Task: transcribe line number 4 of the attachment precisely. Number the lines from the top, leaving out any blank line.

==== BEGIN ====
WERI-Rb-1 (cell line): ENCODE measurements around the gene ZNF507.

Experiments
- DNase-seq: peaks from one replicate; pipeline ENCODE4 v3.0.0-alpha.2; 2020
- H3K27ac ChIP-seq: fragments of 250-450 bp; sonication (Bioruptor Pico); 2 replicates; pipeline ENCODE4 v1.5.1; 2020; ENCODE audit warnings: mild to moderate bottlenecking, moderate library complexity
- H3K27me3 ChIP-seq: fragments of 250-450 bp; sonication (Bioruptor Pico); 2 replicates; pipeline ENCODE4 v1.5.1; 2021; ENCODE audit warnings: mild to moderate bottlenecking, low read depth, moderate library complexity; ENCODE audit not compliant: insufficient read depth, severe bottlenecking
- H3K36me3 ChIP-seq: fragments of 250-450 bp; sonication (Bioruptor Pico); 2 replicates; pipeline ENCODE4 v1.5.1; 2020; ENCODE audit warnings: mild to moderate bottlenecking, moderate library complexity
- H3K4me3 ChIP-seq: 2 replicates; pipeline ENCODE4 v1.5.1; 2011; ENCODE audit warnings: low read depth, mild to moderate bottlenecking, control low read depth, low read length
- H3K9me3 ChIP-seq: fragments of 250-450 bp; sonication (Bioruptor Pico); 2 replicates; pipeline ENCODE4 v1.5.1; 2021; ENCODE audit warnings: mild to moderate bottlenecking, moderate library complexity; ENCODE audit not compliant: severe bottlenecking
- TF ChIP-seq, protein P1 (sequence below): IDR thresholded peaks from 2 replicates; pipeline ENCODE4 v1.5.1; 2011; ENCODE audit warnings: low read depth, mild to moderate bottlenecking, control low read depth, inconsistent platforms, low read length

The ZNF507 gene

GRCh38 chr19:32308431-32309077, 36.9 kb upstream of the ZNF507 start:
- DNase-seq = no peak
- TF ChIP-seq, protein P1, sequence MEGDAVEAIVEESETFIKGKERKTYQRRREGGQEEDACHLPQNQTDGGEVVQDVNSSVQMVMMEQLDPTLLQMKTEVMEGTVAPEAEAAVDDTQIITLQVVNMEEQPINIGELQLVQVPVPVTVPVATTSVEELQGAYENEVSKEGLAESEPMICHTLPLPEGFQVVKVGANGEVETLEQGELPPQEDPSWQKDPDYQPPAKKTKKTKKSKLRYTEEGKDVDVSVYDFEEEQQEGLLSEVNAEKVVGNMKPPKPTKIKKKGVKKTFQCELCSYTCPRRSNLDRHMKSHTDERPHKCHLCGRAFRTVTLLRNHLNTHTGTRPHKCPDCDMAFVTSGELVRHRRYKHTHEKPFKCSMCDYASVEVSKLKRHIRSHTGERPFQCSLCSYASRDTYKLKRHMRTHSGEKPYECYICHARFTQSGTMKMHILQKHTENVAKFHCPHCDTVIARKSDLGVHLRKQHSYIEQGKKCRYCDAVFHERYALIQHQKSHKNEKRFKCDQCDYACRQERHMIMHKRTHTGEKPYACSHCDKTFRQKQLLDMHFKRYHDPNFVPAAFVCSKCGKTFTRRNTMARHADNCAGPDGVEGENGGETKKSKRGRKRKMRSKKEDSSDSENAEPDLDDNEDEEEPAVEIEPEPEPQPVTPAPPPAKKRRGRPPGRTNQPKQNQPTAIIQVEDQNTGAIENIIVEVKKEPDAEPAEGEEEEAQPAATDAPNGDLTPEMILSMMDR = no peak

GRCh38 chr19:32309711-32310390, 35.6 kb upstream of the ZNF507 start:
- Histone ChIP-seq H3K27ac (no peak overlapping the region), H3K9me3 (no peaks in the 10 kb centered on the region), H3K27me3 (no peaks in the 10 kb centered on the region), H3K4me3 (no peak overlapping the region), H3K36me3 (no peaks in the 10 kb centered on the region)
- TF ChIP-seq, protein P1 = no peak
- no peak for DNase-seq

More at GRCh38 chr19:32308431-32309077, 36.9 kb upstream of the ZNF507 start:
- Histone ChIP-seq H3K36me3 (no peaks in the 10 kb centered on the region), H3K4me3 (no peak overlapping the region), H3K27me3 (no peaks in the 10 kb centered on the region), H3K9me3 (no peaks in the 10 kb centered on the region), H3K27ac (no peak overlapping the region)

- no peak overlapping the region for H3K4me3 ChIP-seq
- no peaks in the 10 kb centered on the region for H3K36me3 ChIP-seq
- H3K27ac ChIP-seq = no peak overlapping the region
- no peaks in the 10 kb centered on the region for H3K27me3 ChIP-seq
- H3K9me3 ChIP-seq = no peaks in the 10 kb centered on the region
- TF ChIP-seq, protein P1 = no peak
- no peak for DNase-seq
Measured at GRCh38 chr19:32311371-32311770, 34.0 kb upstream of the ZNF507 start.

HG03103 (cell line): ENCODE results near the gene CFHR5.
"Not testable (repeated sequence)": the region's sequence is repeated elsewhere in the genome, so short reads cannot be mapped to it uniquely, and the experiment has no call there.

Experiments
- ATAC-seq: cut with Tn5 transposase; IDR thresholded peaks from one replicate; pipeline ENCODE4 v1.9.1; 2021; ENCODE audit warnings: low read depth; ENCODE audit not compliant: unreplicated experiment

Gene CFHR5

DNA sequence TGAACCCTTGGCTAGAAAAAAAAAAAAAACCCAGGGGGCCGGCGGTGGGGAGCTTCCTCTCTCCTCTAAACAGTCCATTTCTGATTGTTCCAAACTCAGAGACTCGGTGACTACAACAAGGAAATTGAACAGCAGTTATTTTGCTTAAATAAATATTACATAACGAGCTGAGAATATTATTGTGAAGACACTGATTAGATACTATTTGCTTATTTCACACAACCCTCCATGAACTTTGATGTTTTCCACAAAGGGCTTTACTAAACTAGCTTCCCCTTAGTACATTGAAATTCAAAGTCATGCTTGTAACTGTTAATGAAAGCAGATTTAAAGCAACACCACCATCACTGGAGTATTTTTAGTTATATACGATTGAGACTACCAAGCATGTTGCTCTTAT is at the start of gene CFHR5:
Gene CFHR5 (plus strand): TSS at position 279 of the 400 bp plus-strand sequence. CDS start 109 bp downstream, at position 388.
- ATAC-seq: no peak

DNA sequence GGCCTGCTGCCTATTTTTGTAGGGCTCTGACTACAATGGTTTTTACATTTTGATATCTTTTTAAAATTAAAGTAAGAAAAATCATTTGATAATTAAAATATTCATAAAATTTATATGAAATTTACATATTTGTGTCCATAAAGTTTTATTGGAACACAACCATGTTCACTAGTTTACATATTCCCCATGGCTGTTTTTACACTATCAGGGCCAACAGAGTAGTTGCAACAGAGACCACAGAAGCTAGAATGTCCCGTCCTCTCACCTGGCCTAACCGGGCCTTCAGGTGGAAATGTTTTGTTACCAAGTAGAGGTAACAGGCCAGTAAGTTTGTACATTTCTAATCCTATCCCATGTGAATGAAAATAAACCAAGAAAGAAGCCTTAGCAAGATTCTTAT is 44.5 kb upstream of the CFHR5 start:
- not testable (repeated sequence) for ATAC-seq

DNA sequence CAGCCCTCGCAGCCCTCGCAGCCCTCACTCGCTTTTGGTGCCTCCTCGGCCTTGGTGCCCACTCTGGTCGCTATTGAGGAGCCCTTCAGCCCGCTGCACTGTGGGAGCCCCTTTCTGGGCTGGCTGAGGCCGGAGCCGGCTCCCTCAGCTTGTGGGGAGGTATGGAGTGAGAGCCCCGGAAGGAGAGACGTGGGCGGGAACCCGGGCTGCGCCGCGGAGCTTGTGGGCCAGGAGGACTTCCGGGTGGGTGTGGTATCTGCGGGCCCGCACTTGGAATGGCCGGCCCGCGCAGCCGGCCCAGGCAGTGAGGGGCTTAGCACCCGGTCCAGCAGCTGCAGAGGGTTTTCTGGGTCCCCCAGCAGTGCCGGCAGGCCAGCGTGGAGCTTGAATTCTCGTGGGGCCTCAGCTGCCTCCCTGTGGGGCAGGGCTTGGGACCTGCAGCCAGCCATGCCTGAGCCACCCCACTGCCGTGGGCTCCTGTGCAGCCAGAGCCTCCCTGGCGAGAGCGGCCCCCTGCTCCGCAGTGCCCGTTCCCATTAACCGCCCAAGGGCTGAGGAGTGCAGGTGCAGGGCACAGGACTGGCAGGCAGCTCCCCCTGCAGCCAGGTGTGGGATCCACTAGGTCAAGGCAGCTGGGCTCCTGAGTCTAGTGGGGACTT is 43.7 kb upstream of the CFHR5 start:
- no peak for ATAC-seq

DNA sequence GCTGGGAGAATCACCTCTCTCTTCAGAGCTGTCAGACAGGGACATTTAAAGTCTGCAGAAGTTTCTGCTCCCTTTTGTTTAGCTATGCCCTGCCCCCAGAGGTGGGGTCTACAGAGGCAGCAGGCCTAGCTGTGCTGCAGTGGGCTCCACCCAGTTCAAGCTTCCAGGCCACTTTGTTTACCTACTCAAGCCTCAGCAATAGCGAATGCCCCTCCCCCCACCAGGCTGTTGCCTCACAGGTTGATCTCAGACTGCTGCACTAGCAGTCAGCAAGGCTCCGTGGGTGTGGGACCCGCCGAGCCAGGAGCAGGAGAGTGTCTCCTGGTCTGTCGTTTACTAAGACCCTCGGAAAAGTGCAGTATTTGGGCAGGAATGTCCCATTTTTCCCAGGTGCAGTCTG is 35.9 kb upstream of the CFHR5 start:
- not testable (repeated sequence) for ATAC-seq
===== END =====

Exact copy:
- H3K27ac ChIP-seq: fragments of 250-450 bp; sonication (Bioruptor Pico); 2 replicates; pipeline ENCODE4 v1.5.1; 2020; ENCODE audit warnings: mild to moderate bottlenecking, moderate library complexity